While there is not one perfect operating table, choosing the right operating table for each surgical procedure is important for patient safety and successful outcomes in the operating room. The decision to use a certain operating table over another depends on patient risk factors, positioning abilities, type of procedure, and length of procedure. Some features of good surgical tables include versatility, ease of use, reliability, generous weight and height restrictions, and accessory capabilities.

Common Surgical Positions for Operating Tables

Surgical procedures require proper patient positioning to keep the patient comfortable and safe during surgery, and to provide the surgeon with easy, unobstructed access to the surgical site. Many factors influence the decision of how to position a patient during a procedure:

  • The patient's overall condition
  • Length of procedure
  • Techniques to be used during procedure
  • Required exposure at operative site
  • Expected anatomical and physiological changes associated with anesthesia

Furthermore, there are various risk factors that may lead to a patient's vulnerability to injury from improper positioning, such as:

  • Long procedures (3+ hours)
  • Bone and joint conditions
  • Skin breakdown due to aging
  • Malnutrition, hypovolemia, anemia, paralysis, obesity, extreme thinness, or diabetes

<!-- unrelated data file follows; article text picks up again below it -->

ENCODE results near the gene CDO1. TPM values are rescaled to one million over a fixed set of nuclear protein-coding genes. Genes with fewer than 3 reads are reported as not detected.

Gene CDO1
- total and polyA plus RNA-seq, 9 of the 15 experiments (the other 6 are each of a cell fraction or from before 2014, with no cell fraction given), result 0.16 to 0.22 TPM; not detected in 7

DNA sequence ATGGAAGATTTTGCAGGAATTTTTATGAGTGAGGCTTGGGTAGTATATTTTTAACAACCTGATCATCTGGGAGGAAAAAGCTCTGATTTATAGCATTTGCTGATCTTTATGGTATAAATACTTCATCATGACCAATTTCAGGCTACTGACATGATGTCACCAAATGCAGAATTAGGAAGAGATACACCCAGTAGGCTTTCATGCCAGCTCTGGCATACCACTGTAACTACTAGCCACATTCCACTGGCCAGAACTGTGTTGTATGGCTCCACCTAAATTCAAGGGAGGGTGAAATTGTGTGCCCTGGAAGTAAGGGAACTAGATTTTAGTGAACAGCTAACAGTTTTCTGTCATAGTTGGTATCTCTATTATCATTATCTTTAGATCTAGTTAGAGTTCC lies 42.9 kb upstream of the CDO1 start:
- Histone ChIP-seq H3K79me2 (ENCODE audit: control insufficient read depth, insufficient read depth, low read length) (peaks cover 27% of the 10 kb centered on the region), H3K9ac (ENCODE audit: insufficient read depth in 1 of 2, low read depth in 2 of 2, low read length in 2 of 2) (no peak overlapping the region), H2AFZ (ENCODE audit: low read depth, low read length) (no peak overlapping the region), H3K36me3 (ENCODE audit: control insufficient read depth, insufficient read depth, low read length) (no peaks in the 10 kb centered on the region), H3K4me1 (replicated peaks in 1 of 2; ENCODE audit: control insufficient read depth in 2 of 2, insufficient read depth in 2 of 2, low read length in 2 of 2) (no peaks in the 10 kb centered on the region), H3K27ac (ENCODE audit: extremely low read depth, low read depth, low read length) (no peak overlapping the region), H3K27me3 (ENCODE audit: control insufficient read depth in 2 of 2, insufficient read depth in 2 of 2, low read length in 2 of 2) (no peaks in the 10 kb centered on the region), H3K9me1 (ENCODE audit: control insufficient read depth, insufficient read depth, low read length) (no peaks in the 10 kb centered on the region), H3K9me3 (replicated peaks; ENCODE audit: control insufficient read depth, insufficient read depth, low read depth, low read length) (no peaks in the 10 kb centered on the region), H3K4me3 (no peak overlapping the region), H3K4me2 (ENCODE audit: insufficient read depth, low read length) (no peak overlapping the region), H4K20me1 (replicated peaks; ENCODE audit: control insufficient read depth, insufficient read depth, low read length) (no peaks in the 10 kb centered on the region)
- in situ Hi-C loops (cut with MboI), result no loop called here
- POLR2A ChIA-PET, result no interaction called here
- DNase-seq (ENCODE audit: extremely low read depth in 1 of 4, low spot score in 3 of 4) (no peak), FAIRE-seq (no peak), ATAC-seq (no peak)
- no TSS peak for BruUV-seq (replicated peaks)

The most common surgical positions are supine, Trendelenburg, reverse Trendelenburg, prone, lithotomy, sitting and lateral positions.

  • Supine Position: This position is the natural position of the body at rest, making it the most common posture for surgery. Common complications associated with the supine position are backaches and pressure-point reactions.
  • Trendelenburg Position: The Trendelenburg position is a variation of the supine position. The upper torso is lowered and the feet raised, allowing for optimal visualization of the pelvic organs during laparoscopy and lower abdominal procedures.
  • Reverse Trendelenburg Position: Commonly known as the head-up and feet-down position, the reverse Trendelenburg is often used in head and neck procedures
  • Prone Position: In this position, the patient lies flat on their stomach and their head is turned to the side. This position is most commonly used for cervical spine, back, and rectal area procedures.
  • Lithotomy Position: While in the lithotomy position, the patient is in supine position and their legs are raised and abducted. Stirrups are needed for this position.
  • Fowler's Position: Also known as the Sitting position, the patient in this position is sitting at a 90 degree angle. The knees are slightly flexed and the feet are placed against a padded foot board. This position is ideal for neurosurgery, facial operations, and some shoulder surgeries.
  • Lateral Position: The lateral position places the patient on the non-operative side to that surgery can be performed on the hip, chest, or kidney.1

Operating Tables vs. Surgical Tables

An operating table and surgical table are synonymous. Operating tables are also commonly known as surgical tables, surgical operating tables, surgery tables, and operation theater tables.